Why modern music sounds rubbish
The Loudness Wars, illustrated
A few year ago Bob Dylan echoed a complaint that many of you share with me from time to time: music sounds rubbish. Dylan hates recording these days, because the outcome is too loud and it's too bright. As he said:
"You listen to these modern records, they're atrocious, they have sound all over them. There's no definition of nothing, no vocal, no nothing, just like ... static."
It's called the "Loudness War" and there are many nice illustrations of this. Here's one that arrived in my mailbag this week. Have a look, and see what it's all about.
I tapped veteran audio expert and MIT grad Darryl for this expert summary:
"It is a standard sound engineer complaint, as well as of serious listeners. And, those that have simply listened and (easily) heard the difference. It was propelled by increased CD listening in cars (to further standout over more background noise). Louder and faster records on radio and jukeboxes are earlier variants. Louder ads on radio and TV is another.
"The ear and brain are attracted to loudness ahead of processing range and tonal balance. In loudspeakers, comparing with the same amplifier input, the speaker with less bass response plays louder and 'sounds better'. Only if the power or volume is adjusted for equal volume comparison (and equal placement: not corners vs midfield) does the higher sound quality of the fuller range speaker become easily audible, obvious and preferred. The slight shift of the volume knob is not relevant in everyday use, but very effective to bias the impression and direct the sale – to more easily sell the lower quality speaker, with larger margin."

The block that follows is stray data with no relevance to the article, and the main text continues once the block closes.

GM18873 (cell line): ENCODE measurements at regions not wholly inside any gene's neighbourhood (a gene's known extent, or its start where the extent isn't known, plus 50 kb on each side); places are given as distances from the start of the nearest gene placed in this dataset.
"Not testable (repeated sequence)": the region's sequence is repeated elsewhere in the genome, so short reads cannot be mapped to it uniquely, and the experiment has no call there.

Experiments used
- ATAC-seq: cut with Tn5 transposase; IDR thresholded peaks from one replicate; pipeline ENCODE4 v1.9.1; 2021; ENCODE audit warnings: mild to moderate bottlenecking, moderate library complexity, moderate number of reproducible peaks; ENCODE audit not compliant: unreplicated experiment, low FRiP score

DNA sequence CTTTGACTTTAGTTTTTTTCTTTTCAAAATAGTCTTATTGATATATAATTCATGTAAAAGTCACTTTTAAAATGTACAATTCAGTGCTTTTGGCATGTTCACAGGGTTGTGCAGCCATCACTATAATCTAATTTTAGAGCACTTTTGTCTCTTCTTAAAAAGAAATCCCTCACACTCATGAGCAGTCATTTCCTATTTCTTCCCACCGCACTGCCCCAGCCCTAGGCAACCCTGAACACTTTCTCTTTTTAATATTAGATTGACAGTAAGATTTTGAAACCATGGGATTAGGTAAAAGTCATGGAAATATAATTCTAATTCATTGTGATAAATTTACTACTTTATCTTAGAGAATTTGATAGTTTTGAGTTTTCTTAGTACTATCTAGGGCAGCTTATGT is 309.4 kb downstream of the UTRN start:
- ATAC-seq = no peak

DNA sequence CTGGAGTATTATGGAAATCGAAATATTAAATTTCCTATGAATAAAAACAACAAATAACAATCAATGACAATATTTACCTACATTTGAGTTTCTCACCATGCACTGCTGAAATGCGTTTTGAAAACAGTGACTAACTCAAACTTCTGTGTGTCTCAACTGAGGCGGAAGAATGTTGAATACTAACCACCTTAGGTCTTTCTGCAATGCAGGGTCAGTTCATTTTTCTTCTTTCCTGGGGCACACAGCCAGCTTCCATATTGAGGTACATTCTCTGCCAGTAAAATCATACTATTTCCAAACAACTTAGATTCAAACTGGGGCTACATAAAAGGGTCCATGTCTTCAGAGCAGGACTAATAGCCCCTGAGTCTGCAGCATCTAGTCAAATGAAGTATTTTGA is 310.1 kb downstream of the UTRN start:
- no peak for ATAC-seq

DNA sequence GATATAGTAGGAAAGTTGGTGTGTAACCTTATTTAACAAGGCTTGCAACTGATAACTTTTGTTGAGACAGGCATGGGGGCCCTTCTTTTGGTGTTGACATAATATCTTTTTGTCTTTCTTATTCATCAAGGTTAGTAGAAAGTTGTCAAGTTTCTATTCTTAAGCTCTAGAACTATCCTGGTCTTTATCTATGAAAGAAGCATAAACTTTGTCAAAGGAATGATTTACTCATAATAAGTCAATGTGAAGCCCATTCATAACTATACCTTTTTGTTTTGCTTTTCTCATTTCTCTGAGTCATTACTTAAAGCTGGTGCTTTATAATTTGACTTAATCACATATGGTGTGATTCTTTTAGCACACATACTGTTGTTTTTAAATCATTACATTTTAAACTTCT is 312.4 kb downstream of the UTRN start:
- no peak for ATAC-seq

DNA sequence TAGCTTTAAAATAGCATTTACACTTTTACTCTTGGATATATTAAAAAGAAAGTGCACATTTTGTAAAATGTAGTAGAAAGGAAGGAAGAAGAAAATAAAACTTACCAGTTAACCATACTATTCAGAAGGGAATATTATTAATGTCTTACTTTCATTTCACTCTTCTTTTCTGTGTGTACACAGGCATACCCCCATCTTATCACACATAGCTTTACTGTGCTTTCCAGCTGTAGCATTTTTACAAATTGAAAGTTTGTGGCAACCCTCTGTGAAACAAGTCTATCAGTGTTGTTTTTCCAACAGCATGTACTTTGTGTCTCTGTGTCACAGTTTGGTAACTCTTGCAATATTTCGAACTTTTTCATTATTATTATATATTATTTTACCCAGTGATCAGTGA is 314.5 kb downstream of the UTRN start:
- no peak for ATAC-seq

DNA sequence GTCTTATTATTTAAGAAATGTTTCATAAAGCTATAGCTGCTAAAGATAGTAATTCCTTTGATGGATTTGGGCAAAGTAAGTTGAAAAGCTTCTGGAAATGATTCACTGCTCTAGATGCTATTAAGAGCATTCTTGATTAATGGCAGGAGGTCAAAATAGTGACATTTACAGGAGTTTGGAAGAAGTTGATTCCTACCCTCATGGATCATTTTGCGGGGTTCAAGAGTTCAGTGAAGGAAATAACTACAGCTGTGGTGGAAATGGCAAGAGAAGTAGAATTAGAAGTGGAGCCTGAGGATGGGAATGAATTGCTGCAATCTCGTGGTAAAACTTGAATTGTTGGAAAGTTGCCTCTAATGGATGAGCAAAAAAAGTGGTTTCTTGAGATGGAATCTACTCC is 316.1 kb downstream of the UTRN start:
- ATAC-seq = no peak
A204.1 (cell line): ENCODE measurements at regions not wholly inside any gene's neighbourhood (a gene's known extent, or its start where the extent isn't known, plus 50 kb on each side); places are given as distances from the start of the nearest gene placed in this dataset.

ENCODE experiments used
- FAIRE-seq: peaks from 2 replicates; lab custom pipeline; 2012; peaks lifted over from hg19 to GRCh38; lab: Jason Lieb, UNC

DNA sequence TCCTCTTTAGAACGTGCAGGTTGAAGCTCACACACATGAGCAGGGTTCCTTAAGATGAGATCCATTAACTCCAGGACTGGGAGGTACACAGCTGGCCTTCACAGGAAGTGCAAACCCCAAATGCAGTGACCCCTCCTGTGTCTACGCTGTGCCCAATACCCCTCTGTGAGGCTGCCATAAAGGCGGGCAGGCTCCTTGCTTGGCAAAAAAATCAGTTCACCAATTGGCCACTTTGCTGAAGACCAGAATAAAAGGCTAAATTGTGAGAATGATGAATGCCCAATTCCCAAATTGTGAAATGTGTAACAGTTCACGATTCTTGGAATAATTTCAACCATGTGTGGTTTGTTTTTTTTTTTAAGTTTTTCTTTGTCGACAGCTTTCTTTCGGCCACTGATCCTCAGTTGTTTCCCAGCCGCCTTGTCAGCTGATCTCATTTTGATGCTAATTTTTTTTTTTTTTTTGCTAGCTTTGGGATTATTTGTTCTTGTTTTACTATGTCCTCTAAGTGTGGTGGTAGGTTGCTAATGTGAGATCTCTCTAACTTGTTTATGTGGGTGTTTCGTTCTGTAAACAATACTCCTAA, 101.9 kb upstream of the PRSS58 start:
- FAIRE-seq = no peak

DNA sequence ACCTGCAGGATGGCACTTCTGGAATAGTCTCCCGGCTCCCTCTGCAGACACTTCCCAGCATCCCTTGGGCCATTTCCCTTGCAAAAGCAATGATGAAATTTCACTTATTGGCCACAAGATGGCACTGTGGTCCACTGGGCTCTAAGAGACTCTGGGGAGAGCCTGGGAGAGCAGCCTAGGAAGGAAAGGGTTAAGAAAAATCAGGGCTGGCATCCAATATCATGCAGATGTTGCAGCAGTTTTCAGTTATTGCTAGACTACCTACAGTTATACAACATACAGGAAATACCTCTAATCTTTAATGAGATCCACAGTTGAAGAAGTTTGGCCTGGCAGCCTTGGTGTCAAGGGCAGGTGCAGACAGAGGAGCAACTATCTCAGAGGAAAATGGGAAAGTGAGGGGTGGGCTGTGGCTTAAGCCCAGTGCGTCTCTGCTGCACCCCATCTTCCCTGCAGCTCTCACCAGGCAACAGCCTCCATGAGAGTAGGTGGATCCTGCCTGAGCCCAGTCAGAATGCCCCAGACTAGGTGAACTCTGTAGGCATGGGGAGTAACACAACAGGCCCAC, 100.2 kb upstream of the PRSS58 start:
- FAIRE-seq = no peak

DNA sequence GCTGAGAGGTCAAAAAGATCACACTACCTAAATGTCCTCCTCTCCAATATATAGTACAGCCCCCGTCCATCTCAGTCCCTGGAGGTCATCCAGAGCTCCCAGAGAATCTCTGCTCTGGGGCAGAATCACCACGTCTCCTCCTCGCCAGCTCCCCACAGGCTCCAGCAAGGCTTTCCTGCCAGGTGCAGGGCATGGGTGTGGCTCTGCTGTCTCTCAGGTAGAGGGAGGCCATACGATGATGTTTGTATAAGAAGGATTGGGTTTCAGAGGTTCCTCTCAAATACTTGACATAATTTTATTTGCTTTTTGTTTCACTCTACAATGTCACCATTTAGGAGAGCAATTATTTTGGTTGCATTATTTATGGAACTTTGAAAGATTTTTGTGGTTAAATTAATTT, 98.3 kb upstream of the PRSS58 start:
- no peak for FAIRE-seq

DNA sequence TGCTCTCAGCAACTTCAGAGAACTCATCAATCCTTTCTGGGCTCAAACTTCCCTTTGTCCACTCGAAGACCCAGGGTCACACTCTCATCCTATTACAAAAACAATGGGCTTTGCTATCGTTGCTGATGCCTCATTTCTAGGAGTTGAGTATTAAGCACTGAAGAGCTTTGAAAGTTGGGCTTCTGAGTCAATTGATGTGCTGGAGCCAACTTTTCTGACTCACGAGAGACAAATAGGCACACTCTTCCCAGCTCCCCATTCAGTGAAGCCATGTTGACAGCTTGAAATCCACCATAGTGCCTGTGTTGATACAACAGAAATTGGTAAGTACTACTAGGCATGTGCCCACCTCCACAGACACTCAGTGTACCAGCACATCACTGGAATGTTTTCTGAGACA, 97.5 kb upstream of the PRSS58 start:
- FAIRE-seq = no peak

It hasn't affected all musicians, though. Last year's Mercury winner The xx, despite the band's background in noisy music, was really made to be listened to in a very quiet room. These days cars are quieter than they were in the 1980s – when many were roaring old bangers from the '70s. And people listening on computers should expect less background noise too – they're getting quieter.
Might we to expect this awful trend to be reversed?
I'm curious. Enlighten me. ®
Why modern music sounds rubbish?
...no. Lossy audio compression formats do not use dynamic range compression.
Confusing your compressions
Dynamic range compression and MP3 lossy compression have absolutely nothing to do with one another. They are completely and utterly different things. CDs and other earlier forms of recording have used dynamic range compression. In essence it simply means making quieter sections louder. It was done for good reasons - so that quiet passages could be heard in noisy environments and for radio broadcasting, and for bad reasons. The latter is essentially to make records sound "brighter" or, some might say, less easy to ignore.
MP3 lossy compression is a completely different thing - it basically loses less audible features. An MP3 file can exceed the dynamic range of a CD as it does not use linear encoding.
Anyway, this is hardly a new phenomenon. It's called the "loudness wars" and arose from music producers wanting more of an instant hit. As it happens, the dynamic range on almost all contemporary music is nothing compared to some symphonic pieces which truly only work in quiet rooms or on headphones.